Gail Kelly, who will stand down from her groundbreaking role running Westpac next year, says her journey from teacher to bank teller to chief executive, “doesn’t seem conceivable or possible or probable”.
Kelly revealed the seven life lessons that helped her smash the glass ceiling and learn to lead.
1. CHOOSE TO BE POSITIVE
You can choose in your life how you respond to situations and you should actively choose to be positive, to see the world through a glass-half-full perspective. You should choose even in difficult times to look for the learning, the insights, the opportunities, the next steps.
2. DO WHAT YOU LOVE, LOVE WHAT YOU DO
If you love what you do, you’ll do more of it; doing more of it, you’ll gather more confidence, more energy and get better at it. That builds more confidence and energy and you love it more. And you grow in your capability and skills. And the reverse is true.
3. BE BOLD, DIG DEEP
Be courageous, and be prepared to take the opportunities and the challenges that come your way. Put your hand up! Be prepared to back yourself, be prepared to have a go.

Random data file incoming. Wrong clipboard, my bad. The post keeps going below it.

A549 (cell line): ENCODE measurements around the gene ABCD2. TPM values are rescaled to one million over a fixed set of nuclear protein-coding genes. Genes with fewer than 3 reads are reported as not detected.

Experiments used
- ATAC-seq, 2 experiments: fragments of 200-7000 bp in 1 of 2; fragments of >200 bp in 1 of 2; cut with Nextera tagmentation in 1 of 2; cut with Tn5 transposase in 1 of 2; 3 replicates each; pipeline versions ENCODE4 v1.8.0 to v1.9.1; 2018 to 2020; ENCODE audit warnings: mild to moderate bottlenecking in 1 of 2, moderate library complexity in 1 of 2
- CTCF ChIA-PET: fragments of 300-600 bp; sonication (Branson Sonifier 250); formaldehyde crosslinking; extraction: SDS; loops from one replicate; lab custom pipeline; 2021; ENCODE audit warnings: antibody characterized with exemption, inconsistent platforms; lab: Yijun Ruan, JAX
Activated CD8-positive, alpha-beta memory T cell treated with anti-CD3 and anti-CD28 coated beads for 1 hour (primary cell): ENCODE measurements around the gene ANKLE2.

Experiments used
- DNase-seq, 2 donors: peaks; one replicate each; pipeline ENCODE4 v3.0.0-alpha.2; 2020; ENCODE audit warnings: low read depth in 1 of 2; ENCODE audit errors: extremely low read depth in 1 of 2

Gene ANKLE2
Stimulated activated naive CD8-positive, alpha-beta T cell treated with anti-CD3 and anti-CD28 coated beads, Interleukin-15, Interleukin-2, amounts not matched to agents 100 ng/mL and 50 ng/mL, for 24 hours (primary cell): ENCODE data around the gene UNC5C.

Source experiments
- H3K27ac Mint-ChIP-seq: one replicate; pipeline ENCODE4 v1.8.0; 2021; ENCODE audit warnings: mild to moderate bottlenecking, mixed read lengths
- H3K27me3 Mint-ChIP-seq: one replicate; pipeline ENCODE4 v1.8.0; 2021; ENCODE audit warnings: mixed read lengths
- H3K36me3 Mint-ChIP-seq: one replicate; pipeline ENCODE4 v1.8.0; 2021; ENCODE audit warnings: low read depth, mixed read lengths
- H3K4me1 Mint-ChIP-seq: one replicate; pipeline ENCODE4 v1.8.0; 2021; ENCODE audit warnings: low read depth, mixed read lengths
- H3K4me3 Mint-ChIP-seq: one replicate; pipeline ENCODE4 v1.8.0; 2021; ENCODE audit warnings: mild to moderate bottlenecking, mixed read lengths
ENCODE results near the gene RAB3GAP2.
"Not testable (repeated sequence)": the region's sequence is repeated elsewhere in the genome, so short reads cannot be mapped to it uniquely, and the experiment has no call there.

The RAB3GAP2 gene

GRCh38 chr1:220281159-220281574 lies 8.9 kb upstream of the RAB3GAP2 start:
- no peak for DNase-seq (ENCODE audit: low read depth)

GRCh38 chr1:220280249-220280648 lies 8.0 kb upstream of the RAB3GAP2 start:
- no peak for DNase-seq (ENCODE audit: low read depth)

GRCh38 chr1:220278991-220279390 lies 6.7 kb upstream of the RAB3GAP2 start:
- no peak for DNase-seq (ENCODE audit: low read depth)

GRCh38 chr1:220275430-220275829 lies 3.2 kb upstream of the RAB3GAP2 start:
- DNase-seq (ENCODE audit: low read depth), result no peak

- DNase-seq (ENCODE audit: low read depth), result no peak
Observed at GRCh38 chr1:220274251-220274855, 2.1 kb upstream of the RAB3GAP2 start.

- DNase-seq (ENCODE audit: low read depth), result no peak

4. RIGHT PEOPLE ON THE BUS, WRONG PEOPLE OFF
Are the right people in the right roles? This is the single most important factor for leadership success and for organisational success.
5. THE VISION THING
It is important to be able to communicate in a crystal clear way the vision and purpose of the organisation. The communication of this is key.
6. GENEROSITY OF SPIRIT
This is an essential ingredient for being successful in your life, as well as your business; practicing generosity of spirit in the way you go about your life and indeed your leadership role in work. If you believe in practicing generosity of spirit, at heart you believe in the power of an individual to make a difference and at heart you treat individuals with deep respect and want to see others flourish.
7. LIVE A WHOLE LIFE
Make sure that you live a whole life. We often come across people who are at the pinnacle of their career, they are immensely successful, they’ve climbed the mountain, they are the best they can be in their job or their profession and yet they are deeply unhappy.
Look at what they have lost along the way: a relationship, a partnership, they may not be connected to their children, maybe they’ve lost their health, maybe they’ve got no friends. They have no interests, they’ve lost sight of who they are, their spirituality, their inner person.
This article appeared in the Australian Financial Review, published Nov 14 2014; Author: Joanne Gray